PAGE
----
IT Service Management in the Living Enterprise
Meaningful customer service matters — even if that customer is internal. In fact, our research has shown that moving from efficiency to external customer experience is necessary but not sufficient. Companies also need to consider employee experience, and find ways to empower their workers to maximize productivity.
To succeed, enterprises are adopting the characteristics of a living enterprise, inspired by the flexibility and agility of living organisms. An important ingredient in this journey is the role of IT service management (ITSM). Let’s discuss the characteristics of a Live Enterprise and its relationship to Agile and ITSM practices.
A Live Enterprise is an organization that is continuously evolving and learning. These organizations are built around the following elements:
- Agility — Organizations, though large, still have the agility and speed of a startup.
- Velocity of ideas — Companies gather ideas, insights and experience.
- Hyperproductivity — Employees focus on customers, and teams can self-learn.
- Competitive advantage — Organizations understand their competitive advantage and use it to differentiate.
- Responsiveness — They have the ability to react and respond to rapidly changing external environments.
- Networked — Companies avoid silos and foster collaborative culture and teamwork.
- Consciousness — Organizations are sensitive enough to create the right balance through eliminating non-productive work and adding value to every interaction.
- Smart workplace — Digital interfaces and a polycloud approach are used to better manage the work environment.
Although each area is important in isolation, the real value comes from the interplay of all these factors, particularly agility and hyperproductivity.
Understanding Agile service management
Hyperproductivity, a critical Live Enterprise building block, requires companies to reimagine their processes so they become simple, self-serving and automated. It also focuses on the use of Agile and DevOps practices, eventually creating the need for Agile service management.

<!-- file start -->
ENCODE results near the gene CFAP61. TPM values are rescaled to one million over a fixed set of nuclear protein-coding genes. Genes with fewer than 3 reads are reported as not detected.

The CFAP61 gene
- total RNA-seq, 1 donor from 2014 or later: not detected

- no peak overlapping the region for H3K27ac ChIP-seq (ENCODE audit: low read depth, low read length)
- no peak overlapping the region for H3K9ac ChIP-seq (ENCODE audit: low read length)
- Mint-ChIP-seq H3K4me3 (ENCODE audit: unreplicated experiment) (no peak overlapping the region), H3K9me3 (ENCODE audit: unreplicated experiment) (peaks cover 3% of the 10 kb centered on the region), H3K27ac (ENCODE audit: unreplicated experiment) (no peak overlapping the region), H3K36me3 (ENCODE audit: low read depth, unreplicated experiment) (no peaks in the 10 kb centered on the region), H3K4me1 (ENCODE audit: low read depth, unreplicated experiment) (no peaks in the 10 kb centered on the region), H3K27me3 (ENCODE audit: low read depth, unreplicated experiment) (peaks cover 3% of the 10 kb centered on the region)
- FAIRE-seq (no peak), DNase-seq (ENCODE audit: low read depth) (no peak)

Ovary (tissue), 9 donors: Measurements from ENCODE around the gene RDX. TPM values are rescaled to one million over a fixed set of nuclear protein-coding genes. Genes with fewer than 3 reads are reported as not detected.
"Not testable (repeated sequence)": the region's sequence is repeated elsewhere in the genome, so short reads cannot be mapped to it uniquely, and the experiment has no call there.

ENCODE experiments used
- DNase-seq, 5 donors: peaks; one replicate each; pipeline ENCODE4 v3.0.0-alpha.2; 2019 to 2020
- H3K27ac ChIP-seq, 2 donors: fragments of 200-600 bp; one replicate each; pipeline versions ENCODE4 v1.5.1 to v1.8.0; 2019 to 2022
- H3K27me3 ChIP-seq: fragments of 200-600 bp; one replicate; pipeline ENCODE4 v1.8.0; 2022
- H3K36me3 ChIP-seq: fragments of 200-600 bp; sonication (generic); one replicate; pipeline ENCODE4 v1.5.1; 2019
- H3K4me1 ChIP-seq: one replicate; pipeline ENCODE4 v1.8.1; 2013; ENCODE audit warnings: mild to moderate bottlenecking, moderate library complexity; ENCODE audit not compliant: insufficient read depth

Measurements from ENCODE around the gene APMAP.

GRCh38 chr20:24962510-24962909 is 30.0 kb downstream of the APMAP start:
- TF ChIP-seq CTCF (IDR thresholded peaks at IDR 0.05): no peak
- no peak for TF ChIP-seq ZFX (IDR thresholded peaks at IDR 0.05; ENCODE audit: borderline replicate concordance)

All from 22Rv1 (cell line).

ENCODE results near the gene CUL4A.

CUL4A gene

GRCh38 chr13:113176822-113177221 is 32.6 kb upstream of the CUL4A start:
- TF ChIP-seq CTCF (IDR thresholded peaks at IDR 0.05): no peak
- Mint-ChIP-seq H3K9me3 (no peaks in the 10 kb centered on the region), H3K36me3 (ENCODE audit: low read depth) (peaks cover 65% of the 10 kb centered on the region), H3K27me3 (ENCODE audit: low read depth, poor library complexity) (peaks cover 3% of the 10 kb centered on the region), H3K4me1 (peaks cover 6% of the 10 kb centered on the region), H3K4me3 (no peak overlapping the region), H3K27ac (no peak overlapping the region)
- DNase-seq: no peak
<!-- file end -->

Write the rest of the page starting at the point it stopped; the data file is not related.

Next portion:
Agile service management requires instilling Agile values into scaled ITSM processes in order to increase end-to-end consistency and speed. It is designed with adequate controls and structure in order to effectively and efficiently deliver services that benefit the customers.
Below are some key things to keep in mind while making service management more Agile:
- Always keep the customer in mind. Anything you do should add value to customers, and always work closely with them.
- Keep your employees motivated so they deliver consistent quality service to customers.
- Make the processes as flexible as possible.
What does Agile service management need to be successful?
A cultural shift, commitment from management and a strong desire to undergo long-term transformation is required when building Agile service management. The building blocks are:
- Mature ITSM, such as adopting best practices documented in the information technology infrastructure library (ITIL).
- Continuous work on service improvement.
- Agile-minded individuals who are ready to share knowledge and act as coaches.
In one successful implementation, Infosys worked with leading Australian telecom firm Telstra to deliver its IT strategy, which increased speed to market, reduced costs and created new business opportunities by digitizing and transforming the company’s retail assurance process.
To summarize, ITIL and DevOps can work together to allow us to achieve this cultural shift to Agile service management. ITIL will provide the much needed framework for stable and quality service delivery. DevOps will ensure there is a continuous stream of working improvements. And finally Agile service management can provide guidance for service delivery and respond to challenges and demands in an agile way.
For our clients to stay on their mission, they must embrace the above principles. Only then will they be able to embark on a true digital journey powered through proven processes and Agile ways of working.